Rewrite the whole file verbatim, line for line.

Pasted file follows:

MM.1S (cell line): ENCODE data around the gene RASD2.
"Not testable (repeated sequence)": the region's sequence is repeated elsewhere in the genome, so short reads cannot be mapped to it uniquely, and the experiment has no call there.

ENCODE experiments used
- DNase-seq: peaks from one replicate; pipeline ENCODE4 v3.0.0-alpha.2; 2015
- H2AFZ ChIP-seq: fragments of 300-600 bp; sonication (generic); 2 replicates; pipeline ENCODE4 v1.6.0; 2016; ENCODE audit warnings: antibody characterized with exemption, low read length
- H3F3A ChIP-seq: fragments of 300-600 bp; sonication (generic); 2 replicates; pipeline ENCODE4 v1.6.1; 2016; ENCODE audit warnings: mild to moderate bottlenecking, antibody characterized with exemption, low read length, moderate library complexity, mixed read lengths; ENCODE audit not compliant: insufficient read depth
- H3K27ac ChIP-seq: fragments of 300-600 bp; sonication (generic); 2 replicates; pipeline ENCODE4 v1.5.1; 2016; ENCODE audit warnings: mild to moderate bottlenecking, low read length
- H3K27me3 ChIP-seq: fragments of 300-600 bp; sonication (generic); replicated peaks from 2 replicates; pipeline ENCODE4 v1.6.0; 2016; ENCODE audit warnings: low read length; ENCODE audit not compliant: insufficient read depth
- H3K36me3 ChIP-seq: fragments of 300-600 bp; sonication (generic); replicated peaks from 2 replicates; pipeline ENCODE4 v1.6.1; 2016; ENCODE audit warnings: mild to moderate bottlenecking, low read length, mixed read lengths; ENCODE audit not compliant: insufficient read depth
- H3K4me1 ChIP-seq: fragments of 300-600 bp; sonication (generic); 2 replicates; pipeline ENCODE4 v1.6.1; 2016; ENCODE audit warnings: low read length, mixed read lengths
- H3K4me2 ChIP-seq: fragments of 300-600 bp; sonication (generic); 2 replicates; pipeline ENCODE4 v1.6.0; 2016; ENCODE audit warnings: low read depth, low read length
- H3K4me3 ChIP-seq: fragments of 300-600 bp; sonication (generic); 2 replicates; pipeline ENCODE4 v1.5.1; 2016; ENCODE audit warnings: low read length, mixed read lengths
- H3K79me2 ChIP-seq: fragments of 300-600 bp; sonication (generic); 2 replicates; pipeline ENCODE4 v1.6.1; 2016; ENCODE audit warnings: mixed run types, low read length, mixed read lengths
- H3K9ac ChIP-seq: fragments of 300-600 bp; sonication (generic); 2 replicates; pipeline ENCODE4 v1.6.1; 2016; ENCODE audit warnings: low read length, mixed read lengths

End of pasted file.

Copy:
MM.1S (cell line): ENCODE data around the gene RASD2.
"Not testable (repeated sequence)": the region's sequence is repeated elsewhere in the genome, so short reads cannot be mapped to it uniquely, and the experiment has no call there.

ENCODE experiments used
- DNase-seq: peaks from one replicate; pipeline ENCODE4 v3.0.0-alpha.2; 2015
- H2AFZ ChIP-seq: fragments of 300-600 bp; sonication (generic); 2 replicates; pipeline ENCODE4 v1.6.0; 2016; ENCODE audit warnings: antibody characterized with exemption, low read length
- H3F3A ChIP-seq: fragments of 300-600 bp; sonication (generic); 2 replicates; pipeline ENCODE4 v1.6.1; 2016; ENCODE audit warnings: mild to moderate bottlenecking, antibody characterized with exemption, low read length, moderate library complexity, mixed read lengths; ENCODE audit not compliant: insufficient read depth
- H3K27ac ChIP-seq: fragments of 300-600 bp; sonication (generic); 2 replicates; pipeline ENCODE4 v1.5.1; 2016; ENCODE audit warnings: mild to moderate bottlenecking, low read length
- H3K27me3 ChIP-seq: fragments of 300-600 bp; sonication (generic); replicated peaks from 2 replicates; pipeline ENCODE4 v1.6.0; 2016; ENCODE audit warnings: low read length; ENCODE audit not compliant: insufficient read depth
- H3K36me3 ChIP-seq: fragments of 300-600 bp; sonication (generic); replicated peaks from 2 replicates; pipeline ENCODE4 v1.6.1; 2016; ENCODE audit warnings: mild to moderate bottlenecking, low read length, mixed read lengths; ENCODE audit not compliant: insufficient read depth
- H3K4me1 ChIP-seq: fragments of 300-600 bp; sonication (generic); 2 replicates; pipeline ENCODE4 v1.6.1; 2016; ENCODE audit warnings: low read length, mixed read lengths
- H3K4me2 ChIP-seq: fragments of 300-600 bp; sonication (generic); 2 replicates; pipeline ENCODE4 v1.6.0; 2016; ENCODE audit warnings: low read depth, low read length
- H3K4me3 ChIP-seq: fragments of 300-600 bp; sonication (generic); 2 replicates; pipeline ENCODE4 v1.5.1; 2016; ENCODE audit warnings: low read length, mixed read lengths
- H3K79me2 ChIP-seq: fragments of 300-600 bp; sonication (generic); 2 replicates; pipeline ENCODE4 v1.6.1; 2016; ENCODE audit warnings: mixed run types, low read length, mixed read lengths
- H3K9ac ChIP-seq: fragments of 300-600 bp; sonication (generic); 2 replicates; pipeline ENCODE4 v1.6.1; 2016; ENCODE audit warnings: low read length, mixed read lengths